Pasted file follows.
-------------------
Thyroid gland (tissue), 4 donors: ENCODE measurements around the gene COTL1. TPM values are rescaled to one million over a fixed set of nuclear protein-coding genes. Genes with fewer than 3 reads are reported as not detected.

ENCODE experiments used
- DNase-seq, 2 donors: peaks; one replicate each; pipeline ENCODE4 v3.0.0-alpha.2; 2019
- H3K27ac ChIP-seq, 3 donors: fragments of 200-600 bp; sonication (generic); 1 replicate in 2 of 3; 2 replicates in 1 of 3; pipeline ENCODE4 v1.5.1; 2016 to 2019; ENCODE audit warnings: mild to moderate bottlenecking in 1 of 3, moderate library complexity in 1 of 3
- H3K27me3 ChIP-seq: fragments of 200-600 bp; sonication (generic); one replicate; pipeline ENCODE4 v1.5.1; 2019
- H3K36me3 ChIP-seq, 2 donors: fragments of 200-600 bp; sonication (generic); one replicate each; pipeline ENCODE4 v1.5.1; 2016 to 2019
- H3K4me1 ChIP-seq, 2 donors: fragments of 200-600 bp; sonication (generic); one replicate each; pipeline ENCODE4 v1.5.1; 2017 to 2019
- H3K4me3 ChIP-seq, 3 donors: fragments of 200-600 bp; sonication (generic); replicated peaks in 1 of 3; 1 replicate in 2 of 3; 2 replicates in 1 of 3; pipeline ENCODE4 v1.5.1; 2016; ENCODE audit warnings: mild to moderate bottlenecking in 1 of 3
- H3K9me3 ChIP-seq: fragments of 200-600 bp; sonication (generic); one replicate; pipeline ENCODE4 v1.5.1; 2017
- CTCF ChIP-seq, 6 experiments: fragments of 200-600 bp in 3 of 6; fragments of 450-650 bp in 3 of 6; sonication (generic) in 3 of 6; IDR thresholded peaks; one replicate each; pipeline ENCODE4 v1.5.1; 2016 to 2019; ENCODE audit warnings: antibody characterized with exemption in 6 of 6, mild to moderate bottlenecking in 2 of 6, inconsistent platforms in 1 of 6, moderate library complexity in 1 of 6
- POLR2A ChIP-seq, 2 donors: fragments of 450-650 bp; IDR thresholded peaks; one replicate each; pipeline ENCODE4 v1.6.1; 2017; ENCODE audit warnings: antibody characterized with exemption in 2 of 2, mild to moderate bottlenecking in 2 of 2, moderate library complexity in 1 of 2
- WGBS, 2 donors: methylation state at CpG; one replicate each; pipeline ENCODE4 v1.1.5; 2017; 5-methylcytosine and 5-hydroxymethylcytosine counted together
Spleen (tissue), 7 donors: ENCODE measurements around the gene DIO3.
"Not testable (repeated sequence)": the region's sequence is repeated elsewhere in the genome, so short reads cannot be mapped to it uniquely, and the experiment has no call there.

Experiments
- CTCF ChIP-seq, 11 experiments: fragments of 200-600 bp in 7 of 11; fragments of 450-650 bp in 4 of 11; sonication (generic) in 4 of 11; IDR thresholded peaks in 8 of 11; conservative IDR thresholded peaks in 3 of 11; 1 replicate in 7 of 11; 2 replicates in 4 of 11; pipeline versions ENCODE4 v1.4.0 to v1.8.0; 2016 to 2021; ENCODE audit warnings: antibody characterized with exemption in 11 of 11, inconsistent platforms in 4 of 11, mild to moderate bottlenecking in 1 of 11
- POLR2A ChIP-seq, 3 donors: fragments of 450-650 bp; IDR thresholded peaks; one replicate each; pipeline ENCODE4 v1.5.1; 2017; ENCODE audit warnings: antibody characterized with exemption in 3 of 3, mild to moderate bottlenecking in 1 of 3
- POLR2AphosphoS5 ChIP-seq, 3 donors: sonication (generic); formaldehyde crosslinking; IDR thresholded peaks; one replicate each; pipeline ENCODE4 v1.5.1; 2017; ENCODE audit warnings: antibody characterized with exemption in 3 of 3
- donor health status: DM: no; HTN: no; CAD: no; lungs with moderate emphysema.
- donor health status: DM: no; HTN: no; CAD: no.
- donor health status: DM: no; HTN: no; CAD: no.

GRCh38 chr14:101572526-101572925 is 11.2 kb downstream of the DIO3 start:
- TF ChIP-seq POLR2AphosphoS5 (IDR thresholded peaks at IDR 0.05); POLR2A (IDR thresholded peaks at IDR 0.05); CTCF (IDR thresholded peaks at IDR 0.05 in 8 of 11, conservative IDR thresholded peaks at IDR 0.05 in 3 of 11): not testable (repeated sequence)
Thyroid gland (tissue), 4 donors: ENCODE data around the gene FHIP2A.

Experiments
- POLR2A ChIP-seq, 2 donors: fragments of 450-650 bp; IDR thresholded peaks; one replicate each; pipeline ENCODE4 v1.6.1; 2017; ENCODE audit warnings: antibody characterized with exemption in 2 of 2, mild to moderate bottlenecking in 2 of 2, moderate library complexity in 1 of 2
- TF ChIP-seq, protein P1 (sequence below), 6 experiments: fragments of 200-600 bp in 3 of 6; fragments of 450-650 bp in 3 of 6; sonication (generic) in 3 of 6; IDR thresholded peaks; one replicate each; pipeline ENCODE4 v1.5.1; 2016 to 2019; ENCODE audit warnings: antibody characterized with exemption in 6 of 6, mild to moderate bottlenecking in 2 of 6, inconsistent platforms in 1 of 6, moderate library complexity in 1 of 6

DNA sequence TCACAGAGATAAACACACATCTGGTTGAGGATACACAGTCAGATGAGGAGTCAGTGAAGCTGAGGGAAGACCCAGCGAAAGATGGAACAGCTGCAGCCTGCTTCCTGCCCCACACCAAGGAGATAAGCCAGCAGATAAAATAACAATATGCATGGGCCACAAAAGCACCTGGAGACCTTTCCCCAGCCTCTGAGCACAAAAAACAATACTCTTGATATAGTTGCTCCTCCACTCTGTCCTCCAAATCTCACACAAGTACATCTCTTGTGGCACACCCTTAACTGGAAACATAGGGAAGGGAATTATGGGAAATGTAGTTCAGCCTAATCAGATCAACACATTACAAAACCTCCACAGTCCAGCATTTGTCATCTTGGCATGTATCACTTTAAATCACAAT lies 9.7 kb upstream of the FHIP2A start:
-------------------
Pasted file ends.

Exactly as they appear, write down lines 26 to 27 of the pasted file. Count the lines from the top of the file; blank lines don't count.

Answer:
- POLR2A ChIP-seq, 2 donors: fragments of 450-650 bp; IDR thresholded peaks; one replicate each; pipeline ENCODE4 v1.6.1; 2017; ENCODE audit warnings: antibody characterized with exemption in 2 of 2, mild to moderate bottlenecking in 2 of 2, moderate library complexity in 1 of 2
- TF ChIP-seq, protein P1 (sequence below), 6 experiments: fragments of 200-600 bp in 3 of 6; fragments of 450-650 bp in 3 of 6; sonication (generic) in 3 of 6; IDR thresholded peaks; one replicate each; pipeline ENCODE4 v1.5.1; 2016 to 2019; ENCODE audit warnings: antibody characterized with exemption in 6 of 6, mild to moderate bottlenecking in 2 of 6, inconsistent platforms in 1 of 6, moderate library complexity in 1 of 6